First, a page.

0
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    5C Asia: Is Japan Facing Constraints On Yen Devaluation?

    Usually a 20% currency devaluation would have a country feeling about that much poorer. But Japan, as we all know, is feeling richer after last year’s 20% devaluation, and this is not just because of exporter gains. Japan is a creditor nation with large overseas assets which get revalued upwards as its currency moves downwards.

    0
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    Asian Markets: A Ranking

    Investors in Asian markets have been frustrated by the poor returns over the past couple of years. To that frustration we can now add anxiety about the potential for a broad sell-off in emerging markets, including emerging Asia, if the China slowdown proves more severe than expected or if Turkey provokes panic by blowing up, as seems ever more likely.

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    The Easy Japan Trade Gets A Little Harder

    We stuck to our guns on Japan throughout last year, even at times when investors were clearly blinking. This was not because we thought Abenomics would solve all of the country’s problems, but simply because Japan exposure offered defined downside risks, against huge upside potential. This “asymmetry” still exists—which is why we still like Japan. But admittedly, the risk-reward profile has worsened somewhat.

    2
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    5C Asia: Anyone For Recoupling?

    Last year saw Asia engage in a “re-coupling” but it was the wrong type: rather than an economic recoupling that captured something of the sunnier outlook for developed markets, Asia revealed its continued dependence on financial conditions in the big centers. Asian markets (excluding China and Japan) were hammered due to their reliance on foreign capital to lubricate trade and their financial systems.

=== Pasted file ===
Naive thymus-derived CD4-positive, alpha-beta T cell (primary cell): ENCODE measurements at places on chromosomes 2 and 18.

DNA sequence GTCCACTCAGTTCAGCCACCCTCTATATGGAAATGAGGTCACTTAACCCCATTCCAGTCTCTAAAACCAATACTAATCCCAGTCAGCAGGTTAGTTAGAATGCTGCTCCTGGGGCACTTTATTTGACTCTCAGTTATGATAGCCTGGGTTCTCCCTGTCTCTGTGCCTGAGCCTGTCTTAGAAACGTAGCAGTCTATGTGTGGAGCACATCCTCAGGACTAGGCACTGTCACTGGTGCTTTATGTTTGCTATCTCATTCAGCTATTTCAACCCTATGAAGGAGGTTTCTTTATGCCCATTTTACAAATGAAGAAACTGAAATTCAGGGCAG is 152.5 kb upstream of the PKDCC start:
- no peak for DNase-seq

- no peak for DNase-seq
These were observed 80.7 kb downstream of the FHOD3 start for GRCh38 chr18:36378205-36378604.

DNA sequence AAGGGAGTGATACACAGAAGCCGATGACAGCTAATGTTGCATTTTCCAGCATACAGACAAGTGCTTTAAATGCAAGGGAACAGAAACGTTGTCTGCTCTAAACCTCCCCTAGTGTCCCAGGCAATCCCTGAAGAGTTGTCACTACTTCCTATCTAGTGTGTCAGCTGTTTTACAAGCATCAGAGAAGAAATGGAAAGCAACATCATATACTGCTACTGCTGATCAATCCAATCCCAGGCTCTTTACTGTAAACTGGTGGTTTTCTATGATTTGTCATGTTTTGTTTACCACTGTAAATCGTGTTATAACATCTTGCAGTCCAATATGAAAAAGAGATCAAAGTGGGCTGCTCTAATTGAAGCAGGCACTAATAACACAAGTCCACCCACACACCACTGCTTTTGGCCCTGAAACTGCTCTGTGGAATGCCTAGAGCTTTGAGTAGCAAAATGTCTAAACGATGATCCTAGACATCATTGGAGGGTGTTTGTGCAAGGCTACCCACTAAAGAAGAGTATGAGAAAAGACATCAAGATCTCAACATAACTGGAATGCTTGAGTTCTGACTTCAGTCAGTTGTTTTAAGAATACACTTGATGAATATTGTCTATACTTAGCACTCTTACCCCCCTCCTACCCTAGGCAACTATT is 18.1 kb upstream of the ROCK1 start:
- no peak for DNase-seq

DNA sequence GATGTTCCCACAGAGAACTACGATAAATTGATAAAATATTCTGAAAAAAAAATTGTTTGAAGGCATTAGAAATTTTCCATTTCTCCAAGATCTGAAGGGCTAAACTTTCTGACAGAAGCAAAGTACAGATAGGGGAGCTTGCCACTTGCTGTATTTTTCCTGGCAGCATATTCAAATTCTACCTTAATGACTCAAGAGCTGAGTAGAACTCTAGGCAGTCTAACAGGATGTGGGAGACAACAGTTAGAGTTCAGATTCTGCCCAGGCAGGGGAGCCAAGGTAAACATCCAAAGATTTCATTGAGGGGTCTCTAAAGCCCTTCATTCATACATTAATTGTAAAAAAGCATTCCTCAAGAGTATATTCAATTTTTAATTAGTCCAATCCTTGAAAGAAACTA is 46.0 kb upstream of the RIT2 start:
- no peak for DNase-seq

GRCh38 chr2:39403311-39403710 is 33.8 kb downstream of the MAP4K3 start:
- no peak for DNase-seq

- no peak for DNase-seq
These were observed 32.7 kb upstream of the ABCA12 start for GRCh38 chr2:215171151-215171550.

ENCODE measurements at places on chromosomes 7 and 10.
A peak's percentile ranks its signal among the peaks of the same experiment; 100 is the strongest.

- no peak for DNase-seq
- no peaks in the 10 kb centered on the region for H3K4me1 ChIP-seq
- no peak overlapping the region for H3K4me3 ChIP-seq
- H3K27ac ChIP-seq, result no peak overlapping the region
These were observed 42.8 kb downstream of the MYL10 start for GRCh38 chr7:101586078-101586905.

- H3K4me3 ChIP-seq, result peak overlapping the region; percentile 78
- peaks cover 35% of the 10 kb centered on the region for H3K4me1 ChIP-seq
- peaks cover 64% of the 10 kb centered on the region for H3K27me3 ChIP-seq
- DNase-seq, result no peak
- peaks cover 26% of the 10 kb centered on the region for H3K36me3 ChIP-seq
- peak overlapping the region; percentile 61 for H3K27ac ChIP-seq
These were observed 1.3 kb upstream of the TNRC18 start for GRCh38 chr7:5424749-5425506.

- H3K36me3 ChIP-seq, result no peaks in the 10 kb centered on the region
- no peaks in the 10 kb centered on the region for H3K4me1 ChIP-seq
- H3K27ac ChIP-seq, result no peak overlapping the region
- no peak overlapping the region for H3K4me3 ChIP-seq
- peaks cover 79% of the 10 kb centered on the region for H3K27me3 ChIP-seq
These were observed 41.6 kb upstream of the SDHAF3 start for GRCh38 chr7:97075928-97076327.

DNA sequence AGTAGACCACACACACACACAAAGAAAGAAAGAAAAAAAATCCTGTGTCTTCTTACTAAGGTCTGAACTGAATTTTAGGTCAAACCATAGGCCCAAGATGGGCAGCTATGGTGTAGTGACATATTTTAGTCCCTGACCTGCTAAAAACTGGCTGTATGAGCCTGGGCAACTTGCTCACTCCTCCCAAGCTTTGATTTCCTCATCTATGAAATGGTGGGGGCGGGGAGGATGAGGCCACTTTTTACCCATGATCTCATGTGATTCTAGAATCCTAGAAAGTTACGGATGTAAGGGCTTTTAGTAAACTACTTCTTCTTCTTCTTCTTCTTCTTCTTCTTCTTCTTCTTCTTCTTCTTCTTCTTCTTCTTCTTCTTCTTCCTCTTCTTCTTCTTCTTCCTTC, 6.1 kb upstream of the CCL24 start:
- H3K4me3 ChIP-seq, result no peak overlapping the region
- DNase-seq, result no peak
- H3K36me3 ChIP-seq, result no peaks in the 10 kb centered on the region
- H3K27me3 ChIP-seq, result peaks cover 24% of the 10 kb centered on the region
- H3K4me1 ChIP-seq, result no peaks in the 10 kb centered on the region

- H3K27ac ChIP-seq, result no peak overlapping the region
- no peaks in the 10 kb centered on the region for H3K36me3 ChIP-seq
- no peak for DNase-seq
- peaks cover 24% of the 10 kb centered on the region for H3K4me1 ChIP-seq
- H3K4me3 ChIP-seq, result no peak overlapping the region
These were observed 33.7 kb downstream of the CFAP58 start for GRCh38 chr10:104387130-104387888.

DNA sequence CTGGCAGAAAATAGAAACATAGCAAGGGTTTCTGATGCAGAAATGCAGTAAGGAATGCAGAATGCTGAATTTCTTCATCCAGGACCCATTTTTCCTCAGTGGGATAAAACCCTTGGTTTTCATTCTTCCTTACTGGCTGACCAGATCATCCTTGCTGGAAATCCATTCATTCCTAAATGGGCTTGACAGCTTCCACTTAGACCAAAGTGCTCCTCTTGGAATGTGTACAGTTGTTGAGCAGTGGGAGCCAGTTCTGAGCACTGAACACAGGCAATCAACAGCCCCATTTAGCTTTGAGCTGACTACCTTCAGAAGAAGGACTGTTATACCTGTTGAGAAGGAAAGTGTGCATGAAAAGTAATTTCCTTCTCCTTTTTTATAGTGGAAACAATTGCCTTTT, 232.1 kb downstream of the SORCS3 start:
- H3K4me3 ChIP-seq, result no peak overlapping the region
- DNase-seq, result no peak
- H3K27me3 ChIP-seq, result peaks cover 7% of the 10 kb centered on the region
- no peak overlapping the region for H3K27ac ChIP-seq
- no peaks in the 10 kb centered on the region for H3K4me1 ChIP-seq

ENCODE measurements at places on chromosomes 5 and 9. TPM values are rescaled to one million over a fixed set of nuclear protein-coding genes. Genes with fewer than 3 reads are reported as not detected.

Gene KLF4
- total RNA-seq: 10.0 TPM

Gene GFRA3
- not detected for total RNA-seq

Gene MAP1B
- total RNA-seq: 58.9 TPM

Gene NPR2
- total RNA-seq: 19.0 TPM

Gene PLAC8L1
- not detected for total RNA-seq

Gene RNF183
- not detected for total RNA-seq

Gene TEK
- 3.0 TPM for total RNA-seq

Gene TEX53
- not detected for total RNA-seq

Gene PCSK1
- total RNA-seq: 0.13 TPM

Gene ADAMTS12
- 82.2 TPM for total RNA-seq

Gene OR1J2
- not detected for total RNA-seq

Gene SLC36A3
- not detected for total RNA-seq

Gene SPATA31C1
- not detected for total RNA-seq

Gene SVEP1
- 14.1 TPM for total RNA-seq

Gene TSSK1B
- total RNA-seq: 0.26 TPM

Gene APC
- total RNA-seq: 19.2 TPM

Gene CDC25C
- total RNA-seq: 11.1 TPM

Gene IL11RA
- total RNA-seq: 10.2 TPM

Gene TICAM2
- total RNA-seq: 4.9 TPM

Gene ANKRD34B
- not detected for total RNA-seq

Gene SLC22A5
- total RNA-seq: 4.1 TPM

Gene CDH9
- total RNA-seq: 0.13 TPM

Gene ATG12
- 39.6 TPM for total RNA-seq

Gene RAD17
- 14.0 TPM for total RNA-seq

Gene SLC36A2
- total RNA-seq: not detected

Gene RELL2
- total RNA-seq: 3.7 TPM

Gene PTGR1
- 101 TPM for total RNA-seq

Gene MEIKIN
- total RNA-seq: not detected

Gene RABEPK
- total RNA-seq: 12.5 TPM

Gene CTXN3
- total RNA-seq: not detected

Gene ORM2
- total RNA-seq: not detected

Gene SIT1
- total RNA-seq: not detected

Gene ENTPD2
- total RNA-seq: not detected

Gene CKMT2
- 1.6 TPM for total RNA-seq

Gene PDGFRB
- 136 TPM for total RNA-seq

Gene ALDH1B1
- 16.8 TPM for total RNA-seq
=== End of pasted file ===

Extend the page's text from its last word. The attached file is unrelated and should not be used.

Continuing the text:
0
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    The Sun Hasn't Set On Asia

    People in markets, nervous folks, always need something to worry about. In 2012 the big anxiety was whether Europe would fall apart; in 2013 it was whether the Federal Reserve would start cutting back on its asset purchases. Now that Europe has crept from despair to stagnation and the Fed has anchored expectations that it will steadily reduce its asset buying while holding rates near zero, the anxiety-vane is likely to spin towards Asia.

    2
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    Energy Buyers Are In Charge

    After months of wrangling, Mexico has dramatically passed its long-awaited energy reform bill, amid fistfights and shouts of “treason” in Congress. Mexico’s oil sector opening—significantly more liberal than the initial proposal circulated in August—will be a boon to the country’s sagging growth rate and an opportunity for the oil majors who have been locked out of the country for decades. But it is also another sign of the times—with fuel...